Review: Flying Lotus – Until the Quiet Comes
Published on October 8th, 2012 | Jonny Abrams
“A children’s record, a record for kids to dream to” is how Steven Ellison described Until the Quiet Comes, his fourth album as Flying Lotus, to The Wire magazine. He went even further in this interview with Vibe magazine, saying…
“I feel like that [dream] world fascinates me so much. That feeling is very present in the artist’s mind where creative ideas flourish. The notion of the unknown and beyond is something that I’ve always been curious about, and the music and work that do is where I can ask those questions.”
…and through such channelling has ‘FlyLo’ been able to conjure – along with Mouse on Mars’s Parastrophics – 2012’s craziest, loosest, most technicolour electronic LP, slightly less eclectic than its Rocksucker-nominated counterpart but exhibiting a similar mastery surrealist sonic architecture.
Liberally scattered flourescent pink keys form on opener “All In” a gently crystalline wave of shimmering gorgeousness that rides you into the madness ahead like some beautiful raft, making sense of its title as a command to hop on board. And well you should, for – to paraphrase The Olivia Tremor Control – it floats us to this thoughtless hour on a series of events that damn well near defy explanation.
Rocksucker will have a go, though, seeing as this is a review and all. Our first stop is “Getting There”, where Niki Randa applies her smooth vocals to syncopated thumps encrusted with jangling electronic jewellery; she revisits us later on the baroque nightmare of “Hunger”, but in the mean time we’ve the singing windscreen wipers of “Heave(n)”, the pop-click-shuffle beatery and heaving underwater bass of “Tiny Tortures”, and the funny, wibbly µ-Ziq-style melodies of “Putty Boy Strut” to take in, the latter resolving itself with a luxurious string sample.
There’s even this short film featuring music from the album
The pervading tension between the twinkling and the thudding is as utterly gripping as it was on Crewdson’s Gravity LP of last year, and the title track’s upwards-creeping bass motif is simply ace. “See Thru to U” features the softly sweet voice of Erykah Badu – uncomfortable Flaming Lips link noted – and it’s wonderfully weird stuff, Badu’s vocal parts doubling up and flying in circles around the pounding tribal drums and jazzily dissonant chords. Yet more brownie points for ending with a handclap motif, too.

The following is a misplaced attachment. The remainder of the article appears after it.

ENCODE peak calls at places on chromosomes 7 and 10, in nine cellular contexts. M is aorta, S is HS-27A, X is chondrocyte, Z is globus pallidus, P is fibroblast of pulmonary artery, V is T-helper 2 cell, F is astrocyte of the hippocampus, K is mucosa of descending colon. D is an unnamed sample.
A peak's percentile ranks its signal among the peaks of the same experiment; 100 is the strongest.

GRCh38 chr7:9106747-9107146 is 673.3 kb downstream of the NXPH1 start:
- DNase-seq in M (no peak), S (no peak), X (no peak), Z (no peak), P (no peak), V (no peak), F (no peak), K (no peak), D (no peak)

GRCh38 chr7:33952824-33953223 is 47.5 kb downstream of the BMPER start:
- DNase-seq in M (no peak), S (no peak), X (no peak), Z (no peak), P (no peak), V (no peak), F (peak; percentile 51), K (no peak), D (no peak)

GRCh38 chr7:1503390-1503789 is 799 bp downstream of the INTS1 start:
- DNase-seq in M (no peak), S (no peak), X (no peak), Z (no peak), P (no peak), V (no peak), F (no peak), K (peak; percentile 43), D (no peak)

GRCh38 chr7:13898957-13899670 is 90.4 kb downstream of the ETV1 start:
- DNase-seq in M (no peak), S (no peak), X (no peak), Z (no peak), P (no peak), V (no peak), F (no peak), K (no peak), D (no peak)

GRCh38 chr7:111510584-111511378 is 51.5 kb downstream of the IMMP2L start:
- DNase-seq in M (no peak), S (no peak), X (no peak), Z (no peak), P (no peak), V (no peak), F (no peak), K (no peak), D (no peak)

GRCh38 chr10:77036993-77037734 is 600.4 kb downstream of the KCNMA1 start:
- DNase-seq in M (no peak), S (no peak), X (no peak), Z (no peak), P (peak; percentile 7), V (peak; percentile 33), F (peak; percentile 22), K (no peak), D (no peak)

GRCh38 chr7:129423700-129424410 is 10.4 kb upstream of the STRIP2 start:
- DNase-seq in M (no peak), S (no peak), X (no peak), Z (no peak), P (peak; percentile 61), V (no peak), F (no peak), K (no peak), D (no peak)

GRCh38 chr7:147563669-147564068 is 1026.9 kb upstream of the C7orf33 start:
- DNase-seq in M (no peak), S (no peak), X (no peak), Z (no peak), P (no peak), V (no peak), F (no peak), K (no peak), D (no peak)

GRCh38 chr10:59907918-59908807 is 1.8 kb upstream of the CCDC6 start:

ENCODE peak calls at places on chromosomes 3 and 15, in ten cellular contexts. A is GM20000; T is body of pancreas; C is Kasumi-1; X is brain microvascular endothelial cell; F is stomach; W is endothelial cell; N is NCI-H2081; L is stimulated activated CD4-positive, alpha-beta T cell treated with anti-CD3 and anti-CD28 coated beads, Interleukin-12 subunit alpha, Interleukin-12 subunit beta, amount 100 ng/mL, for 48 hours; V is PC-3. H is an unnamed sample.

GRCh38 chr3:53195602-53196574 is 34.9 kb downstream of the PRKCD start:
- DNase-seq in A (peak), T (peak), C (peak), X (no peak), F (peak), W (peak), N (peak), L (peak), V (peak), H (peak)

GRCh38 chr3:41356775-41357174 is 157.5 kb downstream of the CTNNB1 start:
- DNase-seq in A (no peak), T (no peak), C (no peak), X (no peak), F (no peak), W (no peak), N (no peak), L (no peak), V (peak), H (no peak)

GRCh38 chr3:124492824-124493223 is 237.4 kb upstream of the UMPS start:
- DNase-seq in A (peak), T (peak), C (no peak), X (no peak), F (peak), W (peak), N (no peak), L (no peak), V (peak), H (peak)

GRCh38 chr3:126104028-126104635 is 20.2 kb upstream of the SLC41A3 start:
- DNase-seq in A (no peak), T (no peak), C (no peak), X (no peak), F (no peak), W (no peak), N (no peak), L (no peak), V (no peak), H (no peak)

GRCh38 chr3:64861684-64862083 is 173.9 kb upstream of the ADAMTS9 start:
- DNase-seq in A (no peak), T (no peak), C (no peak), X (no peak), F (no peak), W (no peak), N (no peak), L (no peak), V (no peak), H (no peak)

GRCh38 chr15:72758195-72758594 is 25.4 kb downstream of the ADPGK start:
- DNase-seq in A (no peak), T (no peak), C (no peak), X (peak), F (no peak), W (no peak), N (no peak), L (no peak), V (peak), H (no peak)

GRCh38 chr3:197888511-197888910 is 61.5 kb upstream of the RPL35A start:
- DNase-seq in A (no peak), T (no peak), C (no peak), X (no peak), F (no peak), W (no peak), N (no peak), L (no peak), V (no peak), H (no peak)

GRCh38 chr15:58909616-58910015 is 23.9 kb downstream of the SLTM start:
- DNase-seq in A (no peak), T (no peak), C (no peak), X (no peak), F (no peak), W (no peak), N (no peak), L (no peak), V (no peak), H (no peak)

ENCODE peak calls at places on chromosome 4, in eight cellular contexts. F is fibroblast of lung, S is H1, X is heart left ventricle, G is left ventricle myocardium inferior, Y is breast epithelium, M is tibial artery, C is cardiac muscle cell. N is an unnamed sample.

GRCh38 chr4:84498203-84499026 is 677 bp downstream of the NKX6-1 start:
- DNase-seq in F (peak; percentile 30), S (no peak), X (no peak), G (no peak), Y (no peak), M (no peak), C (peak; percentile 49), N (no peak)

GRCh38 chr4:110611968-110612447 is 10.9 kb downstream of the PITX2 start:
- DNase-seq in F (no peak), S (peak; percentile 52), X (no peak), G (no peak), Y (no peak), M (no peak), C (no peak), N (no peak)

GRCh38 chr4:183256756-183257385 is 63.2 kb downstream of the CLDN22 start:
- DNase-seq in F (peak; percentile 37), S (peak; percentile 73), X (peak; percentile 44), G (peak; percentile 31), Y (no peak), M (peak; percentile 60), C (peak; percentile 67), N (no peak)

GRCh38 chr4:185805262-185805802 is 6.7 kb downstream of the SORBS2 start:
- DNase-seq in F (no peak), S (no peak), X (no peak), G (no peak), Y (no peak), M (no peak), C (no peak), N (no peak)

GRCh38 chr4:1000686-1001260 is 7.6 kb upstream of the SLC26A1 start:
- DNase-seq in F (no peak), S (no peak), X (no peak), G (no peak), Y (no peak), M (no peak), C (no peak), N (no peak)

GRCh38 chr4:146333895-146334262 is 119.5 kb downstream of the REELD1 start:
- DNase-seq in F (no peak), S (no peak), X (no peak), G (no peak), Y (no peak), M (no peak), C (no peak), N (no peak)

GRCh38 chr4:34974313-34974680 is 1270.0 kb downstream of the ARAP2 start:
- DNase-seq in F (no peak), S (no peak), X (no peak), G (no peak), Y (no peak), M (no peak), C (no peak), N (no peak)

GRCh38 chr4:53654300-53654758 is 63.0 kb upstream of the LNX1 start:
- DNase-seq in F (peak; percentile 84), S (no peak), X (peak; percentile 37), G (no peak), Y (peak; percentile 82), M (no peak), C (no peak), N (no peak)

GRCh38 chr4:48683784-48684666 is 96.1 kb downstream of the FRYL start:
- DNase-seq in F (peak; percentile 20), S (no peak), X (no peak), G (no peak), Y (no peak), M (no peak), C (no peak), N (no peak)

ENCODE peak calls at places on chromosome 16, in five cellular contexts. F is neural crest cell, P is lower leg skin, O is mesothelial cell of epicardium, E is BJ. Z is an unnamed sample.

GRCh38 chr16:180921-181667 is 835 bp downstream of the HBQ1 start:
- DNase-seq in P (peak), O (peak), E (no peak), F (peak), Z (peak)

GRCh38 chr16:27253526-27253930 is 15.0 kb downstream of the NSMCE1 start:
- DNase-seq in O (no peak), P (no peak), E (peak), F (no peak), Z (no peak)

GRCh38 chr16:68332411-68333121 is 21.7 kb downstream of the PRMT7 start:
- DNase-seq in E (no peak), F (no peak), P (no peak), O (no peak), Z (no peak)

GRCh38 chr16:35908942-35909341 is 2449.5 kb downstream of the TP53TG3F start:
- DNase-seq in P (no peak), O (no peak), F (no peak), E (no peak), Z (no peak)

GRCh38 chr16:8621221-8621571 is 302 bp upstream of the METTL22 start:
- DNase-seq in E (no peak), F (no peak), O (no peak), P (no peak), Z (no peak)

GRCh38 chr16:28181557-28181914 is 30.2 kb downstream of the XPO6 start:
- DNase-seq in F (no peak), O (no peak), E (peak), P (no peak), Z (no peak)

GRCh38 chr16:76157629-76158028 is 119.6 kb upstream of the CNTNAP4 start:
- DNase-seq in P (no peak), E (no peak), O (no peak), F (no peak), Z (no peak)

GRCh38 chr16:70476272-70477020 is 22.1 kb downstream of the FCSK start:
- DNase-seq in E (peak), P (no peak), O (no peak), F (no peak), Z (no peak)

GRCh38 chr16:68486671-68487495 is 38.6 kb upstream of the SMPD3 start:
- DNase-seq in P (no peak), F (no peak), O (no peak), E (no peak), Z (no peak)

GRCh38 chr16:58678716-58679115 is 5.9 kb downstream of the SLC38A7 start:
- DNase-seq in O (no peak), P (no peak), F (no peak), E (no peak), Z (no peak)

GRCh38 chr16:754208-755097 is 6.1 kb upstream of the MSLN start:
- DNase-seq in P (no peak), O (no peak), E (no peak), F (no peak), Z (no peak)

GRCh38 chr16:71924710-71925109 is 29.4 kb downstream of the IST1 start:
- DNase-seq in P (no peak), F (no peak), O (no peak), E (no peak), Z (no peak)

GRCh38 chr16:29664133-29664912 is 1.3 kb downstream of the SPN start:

The Thundercat-featuring “DMT Song” is a beautiful little lucid dream that could have been overseen by the Lips themselves, and then the discomforting, staggery-beat wilderness of “Only If You Wanna” leads us into the Thom Yorke-featuring “Electric Candyman”. Here wibbly wobbly chords twang away something splendid over a cool, strutting rhythm, before the whole thing transforms halfway through into a jazzy oddity with Yorke’s light vocables drifting ethereally around it, paving the way for Laura Darlington to help “Phantasm” sound a bit like Felt Mountain-era Goldfrapp making love to Autechre in a darkened room. Ace, ace and thrice ace!
“me Yesterday/Corded” is the album’s longest track at 4:42, as well as a being a synaesthetically delightful scramble which acquires some felty synth pads aboard its psychedelic sashay, and we are returned to reality on a rather claustrophobic note by sustained pipe organ and unsettling swirls of noise which inhabit curtain-closer “Dream to Me”.
It’s hard to believe that Until the Quiet Comes is the product of the same species and planet as One Direction, but unless Flying Lotus has something he’d like to tell us, this does indeed appear to be the case. Transportative electronic music that doesn’t require fifty listens before it makes any kind of (non)sense? Apply within.
Rocksucker says: Four and a Half Quails out of Five!
Until the Quiet Comes is out now on Warp Records. For more information, please visit flying-lotus.com